Exhilarating to drive, a fun runabout, a pocket rocket – a lot of things can be said about the outgoing third-generation Nissan Almera but none of those things can be found on the first phrases I dropped for this story.
Truth be told, I have never been excited to review a subcompact sedan, more so, the Nissan Almera. The nameplate has always struck me as a practical choice among small car buyers, having one of the biggest interior spaces wrapped in a non-emphatic styling. It was a so-so model, some would say. Well, that’s until today.
With the all-new Almera now on our shores, it’s time for a full review of Nissan’s latest offering. At this point, let me spoil the party – it’s a full reversal of what you and I currently know about the nameplate, for better or for worse.
By looks alone, I’d be starting this review with a high note and praises for the small Nissan sedan. The new Almera is a huge departure from its predecessor, now donning a sharp styling as opposed to its previous typical and boring design.
In the photos the 2022 Almera looked great; in the metal, it arrives with a statement that abhors every other small sedan in the market today. It’s that good. Bonus points for looking a lot like the Nissan Skyline in Japan, ergo, the Nissan GT-R, but that’s just me.
Despite adopting the Terra’s LED headlight and taillight design ethos, the Almera has a character of its own. However, my adoration’s amplified with its side profile, which comes with an interesting detail by the C-pillar, highlighting the sedan’s sleek form. Even without the N-Sport exclusive additions like the front and rear bumpers, along with the N-Sport exclusive wheels and satin chrome mirror caps, the Almera in its base styling can hold on its own.
I usually am picky when it comes to design, even complaining about automakers going over the top. In this case, I couldn’t find any gripe. The 2022 Almera couldn’t have been penned any better than its current form.
Inside, Nissan went for a safe approach to design. Even with the white accents that come with the VL N-Sport, the execution is clean and thoughtful. There’s an airy feeling in the cabin, brought by the lack of a center console box a.k.a. right elbow rest (hence no rear A/C vents). The leather feels nice, too, if not a tad stiff to my liking.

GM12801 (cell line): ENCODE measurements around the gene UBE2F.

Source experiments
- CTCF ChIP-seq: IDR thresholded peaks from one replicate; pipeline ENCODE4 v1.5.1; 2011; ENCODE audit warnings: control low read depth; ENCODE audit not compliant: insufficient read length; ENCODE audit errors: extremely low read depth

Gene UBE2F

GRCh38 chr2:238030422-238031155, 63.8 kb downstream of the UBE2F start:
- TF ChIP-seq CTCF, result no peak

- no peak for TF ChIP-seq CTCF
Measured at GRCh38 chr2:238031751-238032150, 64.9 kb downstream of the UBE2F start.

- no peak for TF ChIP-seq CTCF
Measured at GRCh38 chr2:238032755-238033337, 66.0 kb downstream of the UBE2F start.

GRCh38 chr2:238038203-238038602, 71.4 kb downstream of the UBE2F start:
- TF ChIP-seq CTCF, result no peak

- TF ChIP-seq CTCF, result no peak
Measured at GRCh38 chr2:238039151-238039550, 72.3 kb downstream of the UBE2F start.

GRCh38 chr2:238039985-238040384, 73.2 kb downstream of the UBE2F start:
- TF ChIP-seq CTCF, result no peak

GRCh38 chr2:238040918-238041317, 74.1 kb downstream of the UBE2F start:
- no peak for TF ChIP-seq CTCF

Inevitable cheap plastics notwithstanding, the Almera’s interior feels a lot more modern than before. The two digital screens certainly do the trick, along with the rotary HVAC knobs that return a premium tick to every adjustment. I also appreciate the fact that there are fewer piano black plastics in the cabin to catch all the unwanted fingerprints and scratches.
However, a thing can be said about the Almera’s creature space, especially for the second row. While this wasn’t an issue before, the new one feels more cramped than the previous model, especially with the headroom. Don’t get me wrong – the rear is still notable in its class and can still accommodate three average-sized humans snugly upon folding the foldable center armrest with cupholders, but taller individuals above 5’8” might find the headspace limiting.
Good thing the trunk size decrease was only marginal, plus there’s the fact that the seat backrests can be folded to allow longer cargo. I just wish that this feature isn’t limited to the top-spec VL N-Sport.
Tech & Safety
As the company that offers high-tech features at a relatively affordable price point, Nissan employs its proprietary Nissan Intelligent Mobility on the Almera for the first time. The package includes blind-spot detection and an around-view monitor with object detection; the latter’s a nifty feature to have on a daily basis. Its 8-inch infotainment system also has one of the best-looking graphics on modern econo-cars, amplified with the presence of Apple CarPlay. Sorry, no Android Auto here.
However, there were a few trade-offs that I couldn’t give a pass. The Almera VL N-Sport, even with its seven-digit price tag, doesn’t come with speed-sensing door locks and cruise control. The former puzzles me as the car automatically locks as you walk away from it; so it’s surprising that it cannot lock itself as soon as it starts moving.